'Recession is unavoidable' but portfolios should stay the course

Hone in on underlying investments rather than look at today's macro outlook

'Recession is unavoidable' but portfolios should stay the course

A recession is unavoidable now and could continue for the rest of this year, says one portfolio manager, who is urging advisors to stay the course with their investment plans for now

“There are a lot of things going on in the world today and a lot of people are stepping back and looking at their portfolios in a macro context, which is interesting, but not as useful as zooming in on the underlying investments themselves and the fundamentals of the business they own and the work they had done in advance of this year’s drawdown,” Kevin Burkett, a portfolio manager with the Victoria-based Burkett Asset Management, told Wealth Professional.

Burkett said the inflation data is already showing that the U.S. Federal Reserve has set itself on a collision course with the stock markets because he does not believe it can control inflation in the way it hopes while also achieving a soft landing in the markets.

“While it’s difficult to know for sure that inflation peaked earlier this summer, and we hope to see inflation numbers recede, we expect continued surprises in both directions,,” he said. “There is a rising risk of recession, and we see that it’s arguably now unavoidable, and that drove the late summer volatility. We think that’s going to continue for the balance of the year.”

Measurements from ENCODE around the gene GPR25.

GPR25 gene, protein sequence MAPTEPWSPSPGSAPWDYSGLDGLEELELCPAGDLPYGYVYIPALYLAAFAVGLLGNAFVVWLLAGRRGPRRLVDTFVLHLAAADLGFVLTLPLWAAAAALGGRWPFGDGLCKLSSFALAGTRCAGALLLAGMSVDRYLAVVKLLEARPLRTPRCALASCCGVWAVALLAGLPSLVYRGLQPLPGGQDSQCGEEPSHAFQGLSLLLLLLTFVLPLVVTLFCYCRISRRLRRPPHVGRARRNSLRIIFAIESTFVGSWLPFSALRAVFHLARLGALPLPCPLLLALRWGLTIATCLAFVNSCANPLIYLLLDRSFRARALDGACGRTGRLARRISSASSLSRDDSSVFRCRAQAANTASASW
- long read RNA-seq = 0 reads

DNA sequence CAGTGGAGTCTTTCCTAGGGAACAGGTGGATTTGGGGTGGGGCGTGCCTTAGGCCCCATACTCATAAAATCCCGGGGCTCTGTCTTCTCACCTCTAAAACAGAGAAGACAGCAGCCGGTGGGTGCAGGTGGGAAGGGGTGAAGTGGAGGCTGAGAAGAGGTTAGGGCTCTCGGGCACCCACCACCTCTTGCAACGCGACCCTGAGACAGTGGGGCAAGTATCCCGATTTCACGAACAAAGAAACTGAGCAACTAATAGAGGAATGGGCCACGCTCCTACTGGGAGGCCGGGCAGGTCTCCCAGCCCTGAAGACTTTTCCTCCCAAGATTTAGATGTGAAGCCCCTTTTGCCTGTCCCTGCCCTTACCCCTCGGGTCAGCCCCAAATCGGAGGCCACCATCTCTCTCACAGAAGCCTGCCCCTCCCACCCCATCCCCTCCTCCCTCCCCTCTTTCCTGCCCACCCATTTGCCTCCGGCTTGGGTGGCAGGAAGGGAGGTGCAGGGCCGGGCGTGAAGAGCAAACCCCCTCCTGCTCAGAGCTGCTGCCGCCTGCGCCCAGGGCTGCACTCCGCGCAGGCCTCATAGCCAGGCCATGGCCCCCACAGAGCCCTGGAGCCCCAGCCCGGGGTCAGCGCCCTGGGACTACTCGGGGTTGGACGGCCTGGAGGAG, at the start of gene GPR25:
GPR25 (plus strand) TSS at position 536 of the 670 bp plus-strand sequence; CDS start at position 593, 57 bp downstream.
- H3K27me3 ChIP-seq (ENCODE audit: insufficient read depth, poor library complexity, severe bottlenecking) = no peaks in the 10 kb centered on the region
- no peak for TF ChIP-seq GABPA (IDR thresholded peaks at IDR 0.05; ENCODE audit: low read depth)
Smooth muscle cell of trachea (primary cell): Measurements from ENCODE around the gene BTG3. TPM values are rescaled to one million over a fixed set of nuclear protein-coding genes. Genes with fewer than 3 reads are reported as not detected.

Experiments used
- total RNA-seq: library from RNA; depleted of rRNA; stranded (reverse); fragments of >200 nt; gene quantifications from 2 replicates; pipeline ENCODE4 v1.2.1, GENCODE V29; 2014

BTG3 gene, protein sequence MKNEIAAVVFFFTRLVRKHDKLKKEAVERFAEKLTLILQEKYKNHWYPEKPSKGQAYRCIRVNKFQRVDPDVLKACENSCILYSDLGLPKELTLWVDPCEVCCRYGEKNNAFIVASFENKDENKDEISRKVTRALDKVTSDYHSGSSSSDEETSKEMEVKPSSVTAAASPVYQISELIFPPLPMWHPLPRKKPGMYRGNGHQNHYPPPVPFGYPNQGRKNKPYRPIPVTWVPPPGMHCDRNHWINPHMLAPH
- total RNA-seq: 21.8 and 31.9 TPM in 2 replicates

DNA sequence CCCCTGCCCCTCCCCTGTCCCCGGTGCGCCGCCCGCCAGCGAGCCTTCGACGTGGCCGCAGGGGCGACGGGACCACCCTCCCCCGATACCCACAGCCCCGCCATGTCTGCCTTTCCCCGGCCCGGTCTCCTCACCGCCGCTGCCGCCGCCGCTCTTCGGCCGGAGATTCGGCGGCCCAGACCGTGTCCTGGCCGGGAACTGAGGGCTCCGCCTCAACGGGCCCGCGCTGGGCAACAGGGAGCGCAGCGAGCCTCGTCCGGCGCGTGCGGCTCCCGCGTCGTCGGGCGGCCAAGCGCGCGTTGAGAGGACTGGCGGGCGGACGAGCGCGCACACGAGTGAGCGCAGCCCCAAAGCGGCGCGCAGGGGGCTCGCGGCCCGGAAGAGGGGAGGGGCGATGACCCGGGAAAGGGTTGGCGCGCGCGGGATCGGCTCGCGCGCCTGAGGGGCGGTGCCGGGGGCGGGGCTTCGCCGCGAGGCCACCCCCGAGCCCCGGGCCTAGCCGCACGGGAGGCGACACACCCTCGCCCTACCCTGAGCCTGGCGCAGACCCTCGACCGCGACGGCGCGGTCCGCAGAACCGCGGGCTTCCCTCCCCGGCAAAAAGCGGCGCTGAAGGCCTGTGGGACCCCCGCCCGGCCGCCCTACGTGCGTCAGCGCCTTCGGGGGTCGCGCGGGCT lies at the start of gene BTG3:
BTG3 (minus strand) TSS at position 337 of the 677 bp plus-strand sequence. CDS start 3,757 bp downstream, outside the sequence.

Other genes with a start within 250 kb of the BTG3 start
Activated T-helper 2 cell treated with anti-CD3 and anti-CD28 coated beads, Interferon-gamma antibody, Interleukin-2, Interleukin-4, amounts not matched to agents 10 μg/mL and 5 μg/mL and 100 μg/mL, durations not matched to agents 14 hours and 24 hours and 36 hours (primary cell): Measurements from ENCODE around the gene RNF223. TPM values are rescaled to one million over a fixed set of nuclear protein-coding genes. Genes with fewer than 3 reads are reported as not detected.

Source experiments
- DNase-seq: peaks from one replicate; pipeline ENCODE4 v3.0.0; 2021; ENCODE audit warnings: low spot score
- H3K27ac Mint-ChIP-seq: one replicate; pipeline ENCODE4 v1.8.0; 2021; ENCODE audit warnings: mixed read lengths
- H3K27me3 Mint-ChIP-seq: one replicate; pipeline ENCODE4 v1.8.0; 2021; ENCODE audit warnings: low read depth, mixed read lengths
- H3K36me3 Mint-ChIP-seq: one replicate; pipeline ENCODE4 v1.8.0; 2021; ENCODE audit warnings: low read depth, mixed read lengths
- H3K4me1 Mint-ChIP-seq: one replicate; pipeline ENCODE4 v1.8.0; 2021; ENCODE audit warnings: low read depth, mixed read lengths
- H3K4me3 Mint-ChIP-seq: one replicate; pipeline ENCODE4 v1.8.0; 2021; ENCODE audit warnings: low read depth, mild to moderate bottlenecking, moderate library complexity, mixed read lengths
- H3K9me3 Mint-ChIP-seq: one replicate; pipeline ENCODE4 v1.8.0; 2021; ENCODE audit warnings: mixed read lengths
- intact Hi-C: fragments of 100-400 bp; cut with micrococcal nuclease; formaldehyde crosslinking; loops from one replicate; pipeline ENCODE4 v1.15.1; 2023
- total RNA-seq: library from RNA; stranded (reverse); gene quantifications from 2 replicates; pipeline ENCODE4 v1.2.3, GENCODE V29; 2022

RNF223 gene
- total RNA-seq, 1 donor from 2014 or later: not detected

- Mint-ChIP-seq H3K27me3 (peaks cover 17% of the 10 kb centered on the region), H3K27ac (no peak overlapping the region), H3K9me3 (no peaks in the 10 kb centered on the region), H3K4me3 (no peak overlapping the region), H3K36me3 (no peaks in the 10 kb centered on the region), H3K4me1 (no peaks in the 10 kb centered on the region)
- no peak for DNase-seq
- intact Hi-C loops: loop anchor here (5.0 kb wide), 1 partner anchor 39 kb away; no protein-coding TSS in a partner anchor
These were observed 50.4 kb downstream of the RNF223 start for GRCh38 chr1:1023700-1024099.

He said housing prices will decline, “with a wealth destruction that could prove generational in its magnitude”. But, he believed that the settling early this year was necessary for the continued health of markets and it would prove positive for long-term investors, especially since cryptocurrency and the non-profitable technology businesses were not sustainable.

Read more: Investing in semiconductors

On the other hand, he said that businesses that are benefiting form the current market dynamics or have strong prospects – such as grocers – will increase traditionally narrow margins. Software businesses will also do well as businesses move from labour to more digitization of core functions. He said valuations for semiconductors, which have had a global supply crunch, have recently have made that sector attractive. Healthcare is also not tied to the economic cycle  and pharmaceuticals have recovered. He expected bonds to continue to look good.

Read more: Investing in bonds

Burkett said that advisors should discern which changes are permanent versus transitory and be careful not to mistake temporary changes as permanent or vice versa. “That’s the art in being successful in managing portfolios for clients,” he said.

“If your strategy requires a wholesale change in the midst of a market correction, that would suggest that the original path that you set out to follow wasn’t a good one,” he said. “The time to make changes was at the end of last year, and I’m comfortable that our firm made all the changes that it needed well in advance, which wasn’t so much about trying to predict where we are in the economic cycle, but more ensuring a resiliency in portfolios by constructing something that was all weather.”